It is said that a journey of a thousand miles begins with a single step.
For the student who wishes to train in Tae Kwon Do, that step is
respect. It is the step which begins the training journey, and which will
accompany him throughout his progress as a student. And in time, he will be
able to turn and show others how to take that first, most crucial step.
Respect is learned through action.
Psychologist Paul Pearsall has observed that motivation follows
behavior, it does not precede it. So even a beginning Tae Kwon Do
student bows to the flag and his seniors as he enters the do-jang. He
may be uncomfortable at first, feeling a bit awkward and unsure of the
reason for such a tradition. But in time the action becomes natural -- so
much so that he would feel something was missing if he did not bow. The
motivation to show respect grows within the student. Through the bow he
communicates silently with his instructor and fellow students that he is
making the connection with the tradition, the art, and the history of Tae
Respect is also learned through focusing on common courtesy. The
beginning student may wonder at such rules as keeping his nails well-clipped
and not wearing jewelry in the do-jang. He may not understand
the importance of keeping his uniform clean and neat. But the student who
makes the effort to obey these rules will discover something growing within
himself: respect for himself, his school, his instructor, and Tae Kwon Do
as a whole. These rules were never intended to teach respect themselves,
but they do set up the guidelines necessary for a courteous mindset to
Another way the student learns respect is through the step-by-step
process of rank promotion. With each promotion the student feels a sense of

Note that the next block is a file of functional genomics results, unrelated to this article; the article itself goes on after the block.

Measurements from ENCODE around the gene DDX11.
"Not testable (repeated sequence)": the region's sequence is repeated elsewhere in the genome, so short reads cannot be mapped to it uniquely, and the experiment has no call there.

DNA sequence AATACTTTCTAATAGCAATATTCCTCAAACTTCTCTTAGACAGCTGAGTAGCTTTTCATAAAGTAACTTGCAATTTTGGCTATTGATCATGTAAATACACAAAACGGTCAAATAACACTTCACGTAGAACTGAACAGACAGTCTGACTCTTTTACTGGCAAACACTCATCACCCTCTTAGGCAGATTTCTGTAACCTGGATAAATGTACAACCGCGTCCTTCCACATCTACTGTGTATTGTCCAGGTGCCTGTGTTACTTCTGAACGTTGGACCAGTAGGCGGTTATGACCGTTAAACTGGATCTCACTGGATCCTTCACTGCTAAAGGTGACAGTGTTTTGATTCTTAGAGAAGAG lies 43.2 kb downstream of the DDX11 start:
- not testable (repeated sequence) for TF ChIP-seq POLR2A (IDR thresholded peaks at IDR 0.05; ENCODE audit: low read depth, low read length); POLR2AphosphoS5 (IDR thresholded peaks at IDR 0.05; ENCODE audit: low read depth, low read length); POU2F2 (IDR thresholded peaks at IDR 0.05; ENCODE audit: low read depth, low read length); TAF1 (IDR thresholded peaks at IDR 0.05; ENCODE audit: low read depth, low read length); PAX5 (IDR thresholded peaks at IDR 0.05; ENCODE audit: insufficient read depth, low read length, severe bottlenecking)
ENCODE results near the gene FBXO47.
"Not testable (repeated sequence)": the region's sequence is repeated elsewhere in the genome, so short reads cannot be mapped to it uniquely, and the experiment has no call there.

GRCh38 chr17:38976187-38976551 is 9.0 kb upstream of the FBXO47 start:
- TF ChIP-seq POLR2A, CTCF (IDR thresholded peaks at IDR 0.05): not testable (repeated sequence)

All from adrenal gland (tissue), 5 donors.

accomplishment that fosters pride. His confidence increases which develops
self-respect. Over the months and years of his training, he discovers
talents within himself that he would have never dreamed existed. He begins
to see himself as someone of value, with something real to contribute to
others. And he begins to feel a desire to help others, seeing in them the
same potential he discovered within himself. Self-respect nurtures a healthy
respect for others. While rank promotion only seems to serve the individual
student, his entire school actually reaps the benefit of his accomplishment.
Our country was founded on respect. The very wording of our Declaration
of Independence reflects a deep respect for each man's rights, as well as
the necessary positions of authority. But for too many years respect towards
people and property has been declining in our country. What it boils down to
is people today seem have the desire to be the authority, not to be
subject to it. But life simply will not support too many "chiefs" in
one tribe. The fact of the matter is that while we each have rights which
must be respected, we also have leaders which must be respected. Submitting
to authority is not a sign of weakness, it is demonstration of strength.
When the moon tries to shine while the sun is in the sky, it frequently goes
unnoticed. Only at night -- in the sun's absence -- does it receive
Ultimately, the student of Tae Kwon Do will find it is his turn
to teach respect to the newest students He will learn quickly that respect
is not instructed, but demonstrated. Any teacher who does not respect his
students cannot expect his students to respect him. Respect is contagious.
To teach it best, show it.
Respect is one of the foundational principles of Tae Kwon Do.
Through our Tae Kwon Do training, our hope is that our students are
learning healthy respect for themselves, their school, and authority.
Let every soul be subject unto the higher
powers. For there is no power but of God: the powers that be are ordained of
God. Whosoever therefore resisteth the power, resisteth the ordinance of God
And they that resist shall receive to themselves damnation. Romans